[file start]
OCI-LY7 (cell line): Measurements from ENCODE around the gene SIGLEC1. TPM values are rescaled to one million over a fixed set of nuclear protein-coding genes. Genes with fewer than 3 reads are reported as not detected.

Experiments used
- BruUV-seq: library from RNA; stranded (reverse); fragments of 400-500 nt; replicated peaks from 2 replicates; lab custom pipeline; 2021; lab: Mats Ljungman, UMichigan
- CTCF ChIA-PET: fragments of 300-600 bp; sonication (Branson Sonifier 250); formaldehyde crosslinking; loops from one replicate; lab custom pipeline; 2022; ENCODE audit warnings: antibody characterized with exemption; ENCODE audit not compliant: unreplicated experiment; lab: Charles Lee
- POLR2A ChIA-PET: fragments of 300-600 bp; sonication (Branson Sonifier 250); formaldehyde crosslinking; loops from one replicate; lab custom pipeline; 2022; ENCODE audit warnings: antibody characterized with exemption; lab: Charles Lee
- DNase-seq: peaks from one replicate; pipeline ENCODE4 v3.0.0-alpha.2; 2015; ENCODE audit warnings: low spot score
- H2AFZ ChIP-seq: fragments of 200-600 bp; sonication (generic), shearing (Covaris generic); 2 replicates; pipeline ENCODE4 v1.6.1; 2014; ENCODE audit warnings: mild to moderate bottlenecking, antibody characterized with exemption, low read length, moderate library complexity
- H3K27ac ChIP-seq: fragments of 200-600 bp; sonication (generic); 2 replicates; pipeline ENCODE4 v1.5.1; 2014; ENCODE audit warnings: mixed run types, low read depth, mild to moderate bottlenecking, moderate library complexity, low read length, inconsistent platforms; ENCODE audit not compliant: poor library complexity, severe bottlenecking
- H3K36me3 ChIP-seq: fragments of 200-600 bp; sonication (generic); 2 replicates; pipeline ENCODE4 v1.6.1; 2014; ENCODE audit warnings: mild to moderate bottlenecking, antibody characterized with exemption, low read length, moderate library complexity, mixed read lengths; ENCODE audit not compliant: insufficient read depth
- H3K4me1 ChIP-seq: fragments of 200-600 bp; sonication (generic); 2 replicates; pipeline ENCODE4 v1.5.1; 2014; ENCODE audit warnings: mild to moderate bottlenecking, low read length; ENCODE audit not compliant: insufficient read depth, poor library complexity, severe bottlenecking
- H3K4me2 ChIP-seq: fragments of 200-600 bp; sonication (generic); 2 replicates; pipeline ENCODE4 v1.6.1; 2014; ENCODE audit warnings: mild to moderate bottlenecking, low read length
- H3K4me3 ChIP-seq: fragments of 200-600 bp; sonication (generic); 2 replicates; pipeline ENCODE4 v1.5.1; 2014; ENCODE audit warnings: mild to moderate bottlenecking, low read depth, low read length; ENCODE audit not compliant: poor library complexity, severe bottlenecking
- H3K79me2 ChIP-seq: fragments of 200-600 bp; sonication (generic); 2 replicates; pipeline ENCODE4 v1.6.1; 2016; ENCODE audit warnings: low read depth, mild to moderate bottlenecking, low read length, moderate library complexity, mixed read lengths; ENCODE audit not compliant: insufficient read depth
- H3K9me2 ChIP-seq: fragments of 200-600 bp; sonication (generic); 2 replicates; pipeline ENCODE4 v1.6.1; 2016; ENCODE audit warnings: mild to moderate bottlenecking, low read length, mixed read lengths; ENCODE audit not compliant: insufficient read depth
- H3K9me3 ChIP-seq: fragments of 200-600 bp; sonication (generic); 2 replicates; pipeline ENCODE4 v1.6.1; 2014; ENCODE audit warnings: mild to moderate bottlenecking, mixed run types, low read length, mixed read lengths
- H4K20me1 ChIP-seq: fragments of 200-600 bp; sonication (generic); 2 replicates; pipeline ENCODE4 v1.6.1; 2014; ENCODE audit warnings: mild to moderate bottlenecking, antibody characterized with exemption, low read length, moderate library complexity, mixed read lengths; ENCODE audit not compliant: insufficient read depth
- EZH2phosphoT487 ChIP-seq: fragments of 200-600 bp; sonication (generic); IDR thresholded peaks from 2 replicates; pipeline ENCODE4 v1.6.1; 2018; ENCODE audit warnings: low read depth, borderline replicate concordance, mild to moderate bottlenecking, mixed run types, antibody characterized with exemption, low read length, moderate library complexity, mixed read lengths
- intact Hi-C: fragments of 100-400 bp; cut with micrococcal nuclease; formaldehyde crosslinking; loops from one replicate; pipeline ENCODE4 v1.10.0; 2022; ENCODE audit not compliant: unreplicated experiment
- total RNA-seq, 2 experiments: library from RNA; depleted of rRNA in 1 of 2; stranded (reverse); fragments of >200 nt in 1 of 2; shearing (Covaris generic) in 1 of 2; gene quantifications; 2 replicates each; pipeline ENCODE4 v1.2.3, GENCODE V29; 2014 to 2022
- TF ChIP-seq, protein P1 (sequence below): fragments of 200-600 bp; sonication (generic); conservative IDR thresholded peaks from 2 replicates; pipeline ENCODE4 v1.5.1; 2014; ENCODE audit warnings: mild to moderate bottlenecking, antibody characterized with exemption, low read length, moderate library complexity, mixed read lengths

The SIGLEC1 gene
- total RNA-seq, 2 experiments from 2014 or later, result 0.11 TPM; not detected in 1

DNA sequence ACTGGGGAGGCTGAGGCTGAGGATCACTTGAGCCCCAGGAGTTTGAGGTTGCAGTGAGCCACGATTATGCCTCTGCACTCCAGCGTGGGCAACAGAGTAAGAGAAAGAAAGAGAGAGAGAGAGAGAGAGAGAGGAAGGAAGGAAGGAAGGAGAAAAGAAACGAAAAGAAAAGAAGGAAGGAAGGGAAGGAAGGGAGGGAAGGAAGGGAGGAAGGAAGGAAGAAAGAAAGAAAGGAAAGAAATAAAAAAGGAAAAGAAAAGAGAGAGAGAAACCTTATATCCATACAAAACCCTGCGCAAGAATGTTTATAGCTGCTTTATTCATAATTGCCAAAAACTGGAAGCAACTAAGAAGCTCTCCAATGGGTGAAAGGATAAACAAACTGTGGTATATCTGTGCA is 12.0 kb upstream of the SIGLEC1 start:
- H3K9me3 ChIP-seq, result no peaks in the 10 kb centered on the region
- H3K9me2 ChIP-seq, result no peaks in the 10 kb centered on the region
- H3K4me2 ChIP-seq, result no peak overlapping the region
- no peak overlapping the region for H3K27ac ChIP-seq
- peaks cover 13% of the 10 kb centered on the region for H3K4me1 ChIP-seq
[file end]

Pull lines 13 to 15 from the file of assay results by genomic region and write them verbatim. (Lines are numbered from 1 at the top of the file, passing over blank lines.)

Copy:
- H3K79me2 ChIP-seq: fragments of 200-600 bp; sonication (generic); 2 replicates; pipeline ENCODE4 v1.6.1; 2016; ENCODE audit warnings: low read depth, mild to moderate bottlenecking, low read length, moderate library complexity, mixed read lengths; ENCODE audit not compliant: insufficient read depth
- H3K9me2 ChIP-seq: fragments of 200-600 bp; sonication (generic); 2 replicates; pipeline ENCODE4 v1.6.1; 2016; ENCODE audit warnings: mild to moderate bottlenecking, low read length, mixed read lengths; ENCODE audit not compliant: insufficient read depth
- H3K9me3 ChIP-seq: fragments of 200-600 bp; sonication (generic); 2 replicates; pipeline ENCODE4 v1.6.1; 2014; ENCODE audit warnings: mild to moderate bottlenecking, mixed run types, low read length, mixed read lengths